October 28, 2014

Breeze Block Screen Wall

Breeze block concrete walls have always caught my eye, and in Michigan, there are certainly plenty of great examples to admire. I love these concrete blocks SO much, it was a no-brainer to make them a part of my True Home Restorations identity.

Back in March, I blogged about wanting these, and today I'm excited to share this post!

Ever since buying our home in 2012, I've been on the lookout for of our own blocks to add to the house. Retro Renovation wrote a story about mid-century breeze blocks in 2010, and at the time of the story, there was a place near me that carried them. I called to purchase them, but they had literally just pulverized their remaining inventory, as it had been sitting there, untouched & taking up space, for years. I may have cried a little.

There are a few companies, mainly in Florida I believe, that still produce these. And maybe as mid-century modernism continues to gain speed in the marketplace, new companies will pop up. I recently read about a man making his own - sounds about right to me. If you can't find it - make it; we did that with our stair railing, so I know how that story goes all too well.

Anyway, here's where my own story turns AWESOME.

I'm cruising the interwebs last spring, and on the Mid-Century Modern Design Facebook page, where there are over 23,000 members, someone posted about having a bunch for sale in Michigan. Of course, I jumped at the chance to own my very own breeze blocks - I didn't even care what pattern they were.

The owner emailed me this photo, and we tried to set up a time to pick them up. She lived out of state, and was working on the house as an investment property. We started talking in May, and the stars never aligned for us to get to St. Joe to pick them up.

Last Friday - almost six months later - she sent me a message that we could come, and Sunday morning we headed her way. The blocks are 12" wide by 12" tall, and 8" deep - and they weigh a TON. We loaded 85 of them into Greg's giant Ford F-250, and need to get down there again before it snows to pick up the rest of them.

When we got home, we unloaded them back by our fence, since they are obviously not ready to be installed. We have a LOT of work to do before they get mortared together in their new home. They all need the old mortar chiseled away, and there looks to be one coat of paint on them, which I am hoping the power washer takes care of easily. I'm totally crossing my fingers on this part.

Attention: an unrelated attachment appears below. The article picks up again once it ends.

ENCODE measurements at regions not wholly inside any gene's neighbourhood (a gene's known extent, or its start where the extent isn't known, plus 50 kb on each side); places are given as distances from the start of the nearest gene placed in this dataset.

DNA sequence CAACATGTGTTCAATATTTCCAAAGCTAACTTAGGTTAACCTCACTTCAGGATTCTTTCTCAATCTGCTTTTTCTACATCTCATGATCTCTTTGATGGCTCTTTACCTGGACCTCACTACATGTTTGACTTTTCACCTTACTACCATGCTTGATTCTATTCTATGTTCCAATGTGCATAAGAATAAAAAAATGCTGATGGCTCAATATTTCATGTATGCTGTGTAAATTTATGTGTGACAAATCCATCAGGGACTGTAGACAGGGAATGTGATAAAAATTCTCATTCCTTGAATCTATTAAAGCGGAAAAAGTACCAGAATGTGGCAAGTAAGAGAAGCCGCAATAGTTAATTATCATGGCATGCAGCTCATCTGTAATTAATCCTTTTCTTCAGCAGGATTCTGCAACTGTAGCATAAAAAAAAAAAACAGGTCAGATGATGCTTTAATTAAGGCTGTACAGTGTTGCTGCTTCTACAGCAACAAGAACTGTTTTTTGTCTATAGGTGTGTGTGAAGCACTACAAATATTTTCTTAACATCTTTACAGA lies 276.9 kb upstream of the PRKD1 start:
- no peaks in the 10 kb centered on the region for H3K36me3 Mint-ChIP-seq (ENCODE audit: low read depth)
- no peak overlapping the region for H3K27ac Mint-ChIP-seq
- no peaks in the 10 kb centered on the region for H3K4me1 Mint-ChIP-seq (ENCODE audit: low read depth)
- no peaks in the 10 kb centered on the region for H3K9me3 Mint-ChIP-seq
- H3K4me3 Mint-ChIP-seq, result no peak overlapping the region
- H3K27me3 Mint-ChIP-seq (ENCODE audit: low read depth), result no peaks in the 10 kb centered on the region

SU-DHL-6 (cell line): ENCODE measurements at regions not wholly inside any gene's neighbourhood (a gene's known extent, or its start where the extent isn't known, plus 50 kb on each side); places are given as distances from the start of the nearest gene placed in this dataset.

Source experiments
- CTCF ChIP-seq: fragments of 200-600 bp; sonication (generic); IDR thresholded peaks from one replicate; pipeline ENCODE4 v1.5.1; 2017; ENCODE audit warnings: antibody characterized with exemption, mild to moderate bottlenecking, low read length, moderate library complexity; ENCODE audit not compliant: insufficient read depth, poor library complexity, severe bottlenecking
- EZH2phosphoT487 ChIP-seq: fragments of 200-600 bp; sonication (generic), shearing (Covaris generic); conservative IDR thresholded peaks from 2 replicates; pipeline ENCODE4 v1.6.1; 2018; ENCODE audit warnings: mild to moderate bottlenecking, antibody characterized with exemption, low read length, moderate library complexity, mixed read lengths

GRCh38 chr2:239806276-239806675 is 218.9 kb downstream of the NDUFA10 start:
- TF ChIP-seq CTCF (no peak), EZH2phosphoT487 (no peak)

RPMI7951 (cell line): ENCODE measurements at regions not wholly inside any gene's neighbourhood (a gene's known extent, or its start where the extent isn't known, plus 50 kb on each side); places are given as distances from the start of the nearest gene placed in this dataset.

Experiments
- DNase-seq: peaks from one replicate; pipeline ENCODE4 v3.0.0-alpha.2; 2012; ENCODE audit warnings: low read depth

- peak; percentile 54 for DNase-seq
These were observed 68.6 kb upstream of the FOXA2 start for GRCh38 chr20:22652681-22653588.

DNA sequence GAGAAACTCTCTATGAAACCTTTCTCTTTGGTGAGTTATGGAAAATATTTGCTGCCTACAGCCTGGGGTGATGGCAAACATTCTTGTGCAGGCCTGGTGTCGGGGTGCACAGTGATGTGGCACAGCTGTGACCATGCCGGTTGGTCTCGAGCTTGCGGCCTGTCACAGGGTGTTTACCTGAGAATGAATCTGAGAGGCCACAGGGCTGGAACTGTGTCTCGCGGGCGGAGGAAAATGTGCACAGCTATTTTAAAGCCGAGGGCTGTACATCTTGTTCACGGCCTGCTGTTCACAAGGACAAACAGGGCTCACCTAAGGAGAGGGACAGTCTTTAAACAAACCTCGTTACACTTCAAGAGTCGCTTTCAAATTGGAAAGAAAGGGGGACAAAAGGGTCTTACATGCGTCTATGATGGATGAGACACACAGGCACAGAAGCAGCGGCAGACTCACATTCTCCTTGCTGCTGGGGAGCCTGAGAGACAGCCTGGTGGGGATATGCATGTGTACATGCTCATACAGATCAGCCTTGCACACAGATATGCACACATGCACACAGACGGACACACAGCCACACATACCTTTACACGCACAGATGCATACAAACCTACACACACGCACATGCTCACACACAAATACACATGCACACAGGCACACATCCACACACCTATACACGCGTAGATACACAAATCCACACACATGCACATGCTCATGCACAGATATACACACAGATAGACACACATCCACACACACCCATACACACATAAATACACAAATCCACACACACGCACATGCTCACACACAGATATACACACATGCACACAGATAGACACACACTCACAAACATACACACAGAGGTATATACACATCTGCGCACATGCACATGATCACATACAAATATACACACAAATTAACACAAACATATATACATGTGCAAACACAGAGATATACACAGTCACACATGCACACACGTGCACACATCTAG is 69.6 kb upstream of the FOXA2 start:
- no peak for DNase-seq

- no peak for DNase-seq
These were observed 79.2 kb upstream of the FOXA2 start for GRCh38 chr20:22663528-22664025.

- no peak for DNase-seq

We have two areas to use them - one behind our master bedroom, where the floor-to-ceiling windows look out into our backyard, and then into the neighbor's yard. And the second spot will be behind the garage, where currently there is a wooden screen wall, which will eventually need to be replaced.

I sketched up the two patterns I could think of with this design. Because the smaller wall will be either only 4' or 6' wide, I like the design where the circles are very symmetrical. And because the wall behind our bedroom will be at least 10' wide, I like changing it up a bit. If you look very closely, you can sort of tell in the photo above we tried both patterns in their temporary spot.

Here is an example of the block on a large wall with the symmetrical pattern. I cannot find a photo of the other pattern idea, but because a couple of the blocks were still stuck together, I believe the other pattern is how they were originally laid out.

This will be an ongoing project - hoping to get to work on the blocks in the springtime!

1 thoughts:

fogmodern October 29, 2014 at 11:41 AM  

I love this type of decorative block. We aim to incorporate something similar into our plan...somewhere! Congrats on finding such cool vintage block. And I like both layout/designs, and your uses for each make sense. Look forward to seeing how this comes together.

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True Home Restorations
PO Box 552
Grand Haven, MI 49417
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Grand Haven, Michigan, United States
Midcentury enthusiast • Home restorer • Wife to Greg • Mom to Eames & Adler • I brake for breeze blocks™